With the fear of HIV/AIDS cases resurfacing in future, the National Aids Control Organisation (NACO) has said that a vaccine for the deadly infection is imperative.
Currently, there is no vaccine to prevent HIV/AIDS and Indian scientists are actively engaged in developing vaccines against the virus. “Despite the programme advancement, vaccine will remain important. You never know when the disease can resurface. Vaccine itself is the most effective prevention tool,” Dr KS Sachdeva, Deputy Director General, NACO, said.
“Advocacy for HIV/AIDS is in the evolutionary stage. This is one disease where the social context is more relevant that the treatment context. Standing at an inflexion point, one can say that much has been achieved. We are close to almost eliminating HIV/AIDS,” he said.
In 2015, HIV/AIDS prevalence in India was an estimated 0.26 per cent of total population. India has almost 2.1 million people living with HIV/AIDS. India’s HIV/AIDS epidemic is however slowing down, with a 32 per cent decline in new HIV/AIDS infections (86,000 in 2015), and a 54 per cent decline in AIDS-related deaths between 2007 and 2015.
“We are moving towards elimination but we will have some bottlenecks along the way. Vaccine will be welcomed as that will be an additional tool. We should not miss that momentum just because money is decreasing,” said Nicole Seguy, Team Leader for Communicable Diseases at the World Health Organisation, India country office.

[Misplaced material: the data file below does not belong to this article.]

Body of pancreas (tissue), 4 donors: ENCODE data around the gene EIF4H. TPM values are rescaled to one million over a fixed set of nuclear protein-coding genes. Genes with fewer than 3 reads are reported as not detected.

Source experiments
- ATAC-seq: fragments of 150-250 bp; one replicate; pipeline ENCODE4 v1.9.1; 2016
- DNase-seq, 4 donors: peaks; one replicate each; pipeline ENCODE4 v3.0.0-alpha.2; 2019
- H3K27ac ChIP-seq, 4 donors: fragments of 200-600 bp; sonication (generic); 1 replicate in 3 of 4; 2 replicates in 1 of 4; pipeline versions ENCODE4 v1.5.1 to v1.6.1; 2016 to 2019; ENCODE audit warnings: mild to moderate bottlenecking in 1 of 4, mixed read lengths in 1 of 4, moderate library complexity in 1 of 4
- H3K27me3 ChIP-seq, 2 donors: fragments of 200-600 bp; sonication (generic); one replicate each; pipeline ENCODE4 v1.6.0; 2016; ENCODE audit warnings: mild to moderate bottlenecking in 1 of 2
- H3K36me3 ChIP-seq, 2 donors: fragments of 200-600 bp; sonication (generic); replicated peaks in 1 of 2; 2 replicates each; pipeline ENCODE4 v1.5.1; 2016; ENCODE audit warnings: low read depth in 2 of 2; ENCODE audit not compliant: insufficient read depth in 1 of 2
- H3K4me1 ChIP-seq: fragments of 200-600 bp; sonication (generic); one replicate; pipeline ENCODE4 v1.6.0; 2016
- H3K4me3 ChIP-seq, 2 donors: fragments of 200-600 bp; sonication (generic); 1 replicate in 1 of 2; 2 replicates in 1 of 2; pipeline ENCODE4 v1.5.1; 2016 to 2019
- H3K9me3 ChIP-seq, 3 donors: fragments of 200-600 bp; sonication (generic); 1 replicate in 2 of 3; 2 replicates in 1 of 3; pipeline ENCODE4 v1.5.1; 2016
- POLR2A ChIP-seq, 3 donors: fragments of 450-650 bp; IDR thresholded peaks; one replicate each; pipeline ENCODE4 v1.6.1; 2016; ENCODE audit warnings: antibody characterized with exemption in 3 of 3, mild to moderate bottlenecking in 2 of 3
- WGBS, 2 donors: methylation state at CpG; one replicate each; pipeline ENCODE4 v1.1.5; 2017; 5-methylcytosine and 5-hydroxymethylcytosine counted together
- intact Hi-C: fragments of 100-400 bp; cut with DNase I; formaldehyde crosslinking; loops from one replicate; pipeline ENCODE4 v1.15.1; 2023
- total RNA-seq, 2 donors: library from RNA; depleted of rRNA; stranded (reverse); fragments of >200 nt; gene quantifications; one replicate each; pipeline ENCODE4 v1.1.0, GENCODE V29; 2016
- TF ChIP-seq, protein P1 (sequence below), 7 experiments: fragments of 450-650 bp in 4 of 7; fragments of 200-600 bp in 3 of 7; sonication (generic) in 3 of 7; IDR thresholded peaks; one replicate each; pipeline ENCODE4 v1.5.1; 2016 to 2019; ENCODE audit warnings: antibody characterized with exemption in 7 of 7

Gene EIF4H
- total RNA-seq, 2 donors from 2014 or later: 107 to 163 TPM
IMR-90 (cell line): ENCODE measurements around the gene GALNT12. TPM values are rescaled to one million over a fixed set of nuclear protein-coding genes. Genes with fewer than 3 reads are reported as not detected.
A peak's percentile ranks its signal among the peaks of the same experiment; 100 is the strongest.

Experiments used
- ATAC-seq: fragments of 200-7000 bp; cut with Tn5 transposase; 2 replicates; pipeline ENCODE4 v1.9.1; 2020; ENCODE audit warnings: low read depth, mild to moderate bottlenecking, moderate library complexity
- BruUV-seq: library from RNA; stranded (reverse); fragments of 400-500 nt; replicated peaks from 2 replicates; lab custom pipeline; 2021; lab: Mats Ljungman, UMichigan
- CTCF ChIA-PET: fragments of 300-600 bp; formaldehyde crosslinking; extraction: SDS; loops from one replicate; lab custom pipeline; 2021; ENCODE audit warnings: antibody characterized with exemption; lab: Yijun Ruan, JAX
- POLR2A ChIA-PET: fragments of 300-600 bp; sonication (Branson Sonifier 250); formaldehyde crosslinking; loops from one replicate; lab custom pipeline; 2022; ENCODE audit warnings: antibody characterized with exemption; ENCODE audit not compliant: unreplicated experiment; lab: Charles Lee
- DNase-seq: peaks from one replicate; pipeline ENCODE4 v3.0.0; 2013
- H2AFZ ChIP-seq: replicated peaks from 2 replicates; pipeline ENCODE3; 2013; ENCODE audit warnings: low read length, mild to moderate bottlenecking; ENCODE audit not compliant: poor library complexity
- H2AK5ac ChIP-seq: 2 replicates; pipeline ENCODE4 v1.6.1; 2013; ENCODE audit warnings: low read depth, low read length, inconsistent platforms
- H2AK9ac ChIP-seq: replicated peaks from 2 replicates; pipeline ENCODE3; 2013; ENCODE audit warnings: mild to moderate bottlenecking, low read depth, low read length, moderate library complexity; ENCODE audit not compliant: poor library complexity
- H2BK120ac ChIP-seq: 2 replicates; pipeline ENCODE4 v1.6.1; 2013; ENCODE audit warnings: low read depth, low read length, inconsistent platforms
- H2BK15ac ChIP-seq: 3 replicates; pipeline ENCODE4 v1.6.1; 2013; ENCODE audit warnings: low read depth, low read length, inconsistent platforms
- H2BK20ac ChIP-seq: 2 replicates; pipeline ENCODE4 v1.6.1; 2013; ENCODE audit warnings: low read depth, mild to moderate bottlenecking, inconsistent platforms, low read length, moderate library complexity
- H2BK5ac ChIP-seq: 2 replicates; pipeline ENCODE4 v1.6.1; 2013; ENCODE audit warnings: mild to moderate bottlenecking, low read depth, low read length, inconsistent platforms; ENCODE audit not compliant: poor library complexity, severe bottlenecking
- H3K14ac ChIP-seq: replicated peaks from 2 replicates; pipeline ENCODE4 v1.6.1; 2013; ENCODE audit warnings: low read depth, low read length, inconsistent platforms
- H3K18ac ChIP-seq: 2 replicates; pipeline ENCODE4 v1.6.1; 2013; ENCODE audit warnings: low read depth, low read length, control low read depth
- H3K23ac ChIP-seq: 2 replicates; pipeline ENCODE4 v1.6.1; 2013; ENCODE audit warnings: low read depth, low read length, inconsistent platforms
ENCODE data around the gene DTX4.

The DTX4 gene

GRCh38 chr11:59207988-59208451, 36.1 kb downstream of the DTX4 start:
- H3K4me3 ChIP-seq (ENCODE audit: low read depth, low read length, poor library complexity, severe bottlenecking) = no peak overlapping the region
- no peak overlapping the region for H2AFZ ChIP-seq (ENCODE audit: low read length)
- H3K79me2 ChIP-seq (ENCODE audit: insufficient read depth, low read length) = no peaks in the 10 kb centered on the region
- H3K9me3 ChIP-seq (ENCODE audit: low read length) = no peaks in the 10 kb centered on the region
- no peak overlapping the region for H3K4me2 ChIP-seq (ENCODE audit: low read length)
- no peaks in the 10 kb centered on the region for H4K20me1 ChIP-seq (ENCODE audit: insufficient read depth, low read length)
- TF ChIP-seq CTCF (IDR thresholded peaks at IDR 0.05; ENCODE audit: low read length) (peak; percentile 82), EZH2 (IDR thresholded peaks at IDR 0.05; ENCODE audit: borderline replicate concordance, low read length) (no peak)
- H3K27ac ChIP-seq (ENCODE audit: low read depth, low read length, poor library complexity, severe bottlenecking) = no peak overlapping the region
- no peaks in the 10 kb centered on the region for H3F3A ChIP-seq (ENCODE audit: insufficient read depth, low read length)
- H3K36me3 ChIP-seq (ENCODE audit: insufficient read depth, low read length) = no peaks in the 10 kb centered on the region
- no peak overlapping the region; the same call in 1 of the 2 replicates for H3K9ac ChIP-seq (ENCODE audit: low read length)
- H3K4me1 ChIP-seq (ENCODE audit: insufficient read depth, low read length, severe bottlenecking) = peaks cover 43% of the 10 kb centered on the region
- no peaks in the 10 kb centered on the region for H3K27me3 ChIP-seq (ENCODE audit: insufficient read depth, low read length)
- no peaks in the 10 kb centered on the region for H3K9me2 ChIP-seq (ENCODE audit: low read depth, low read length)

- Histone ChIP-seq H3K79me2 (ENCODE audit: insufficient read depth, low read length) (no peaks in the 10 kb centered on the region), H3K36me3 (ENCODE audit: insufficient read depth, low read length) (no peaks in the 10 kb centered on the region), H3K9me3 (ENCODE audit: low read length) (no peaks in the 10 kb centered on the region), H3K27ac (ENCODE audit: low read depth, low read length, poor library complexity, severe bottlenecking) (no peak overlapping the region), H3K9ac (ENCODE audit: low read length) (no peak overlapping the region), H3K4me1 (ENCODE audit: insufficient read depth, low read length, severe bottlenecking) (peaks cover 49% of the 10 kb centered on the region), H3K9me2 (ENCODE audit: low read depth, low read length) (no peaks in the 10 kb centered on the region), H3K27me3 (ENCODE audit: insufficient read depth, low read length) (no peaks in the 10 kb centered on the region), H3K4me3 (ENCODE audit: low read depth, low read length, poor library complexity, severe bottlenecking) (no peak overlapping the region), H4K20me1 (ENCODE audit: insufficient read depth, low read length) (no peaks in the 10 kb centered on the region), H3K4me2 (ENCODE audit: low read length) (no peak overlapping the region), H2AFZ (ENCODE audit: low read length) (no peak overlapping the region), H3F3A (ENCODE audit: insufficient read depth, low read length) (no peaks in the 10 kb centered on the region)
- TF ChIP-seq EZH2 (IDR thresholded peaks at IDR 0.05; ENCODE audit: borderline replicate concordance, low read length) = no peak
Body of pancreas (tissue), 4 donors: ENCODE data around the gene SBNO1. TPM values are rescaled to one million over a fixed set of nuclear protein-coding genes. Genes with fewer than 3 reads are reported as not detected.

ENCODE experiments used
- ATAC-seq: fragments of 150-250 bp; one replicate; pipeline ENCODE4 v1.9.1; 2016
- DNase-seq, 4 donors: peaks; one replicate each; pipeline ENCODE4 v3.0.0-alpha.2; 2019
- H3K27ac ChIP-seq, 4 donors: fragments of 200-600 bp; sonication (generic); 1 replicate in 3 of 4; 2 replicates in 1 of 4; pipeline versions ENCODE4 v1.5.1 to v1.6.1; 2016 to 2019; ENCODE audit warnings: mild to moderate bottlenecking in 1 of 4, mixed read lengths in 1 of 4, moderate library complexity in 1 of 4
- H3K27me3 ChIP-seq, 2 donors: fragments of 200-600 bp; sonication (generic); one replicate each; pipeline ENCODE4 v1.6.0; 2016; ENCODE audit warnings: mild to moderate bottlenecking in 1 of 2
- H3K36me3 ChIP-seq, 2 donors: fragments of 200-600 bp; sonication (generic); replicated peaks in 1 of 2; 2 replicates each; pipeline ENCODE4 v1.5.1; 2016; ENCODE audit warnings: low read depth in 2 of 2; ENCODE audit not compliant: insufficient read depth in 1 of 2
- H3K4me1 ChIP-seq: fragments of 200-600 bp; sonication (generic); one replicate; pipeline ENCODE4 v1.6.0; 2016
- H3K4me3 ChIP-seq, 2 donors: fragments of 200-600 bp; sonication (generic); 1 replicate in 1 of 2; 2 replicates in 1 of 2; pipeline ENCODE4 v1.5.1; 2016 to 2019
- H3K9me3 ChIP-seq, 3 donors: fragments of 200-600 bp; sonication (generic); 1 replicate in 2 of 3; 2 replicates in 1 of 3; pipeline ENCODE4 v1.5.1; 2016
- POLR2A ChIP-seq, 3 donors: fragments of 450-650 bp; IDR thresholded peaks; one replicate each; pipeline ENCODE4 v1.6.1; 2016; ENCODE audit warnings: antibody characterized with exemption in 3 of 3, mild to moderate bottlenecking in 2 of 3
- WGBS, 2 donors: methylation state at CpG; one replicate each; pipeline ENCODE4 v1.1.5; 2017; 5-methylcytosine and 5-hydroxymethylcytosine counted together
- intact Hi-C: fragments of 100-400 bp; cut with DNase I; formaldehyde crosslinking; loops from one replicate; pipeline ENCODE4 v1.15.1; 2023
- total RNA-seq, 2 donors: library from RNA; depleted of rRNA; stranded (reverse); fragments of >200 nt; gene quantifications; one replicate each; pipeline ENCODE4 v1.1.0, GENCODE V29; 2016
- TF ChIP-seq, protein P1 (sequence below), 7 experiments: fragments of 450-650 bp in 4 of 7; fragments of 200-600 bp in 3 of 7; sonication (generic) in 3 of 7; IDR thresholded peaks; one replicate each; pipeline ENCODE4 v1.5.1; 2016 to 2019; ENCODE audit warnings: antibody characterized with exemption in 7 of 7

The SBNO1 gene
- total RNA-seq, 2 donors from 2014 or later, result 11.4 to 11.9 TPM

Recently, Indian scientists have identified a new antibody against HIV/AIDS subtype-C from Indian patients. This finding will help design vaccines against HIV/AIDS in the future. Scientists said that when given along with retroviral drugs, such a vaccine will be able to reduce viral load in patients. This will also help in passive immunotherapy — killing low amounts of virus in patients who may have been accidently infected with the virus.
The Indian scientists have named the identified antibody as C11 since it is specific to subtype-C of HIV/AIDS virus. As much as 90 per cent patients in India and South Africa are affected by this subtype. Scientists took blood samples from a set of patients visiting All India Institute of Medical Sciences (AIIMS) in New Delhi and YR Gaitonde Centre for AIDS Research and Education, Chennai, for treatment.
HIV/AIDS IN INDIA
- In 2015, HIV prevalence in India was an estimated 0.26 per cent of total population
- The country has almost 2.1 million people living with HIV
- The country’s HIV epidemic is slowing down, with a 32 per cent decline in new HIV infections (86,000 in 2015), and a 54 per cent decline in AIDS-related deaths between 2007 and 2015
-NEETU CHANDRA SHARMA |DNA India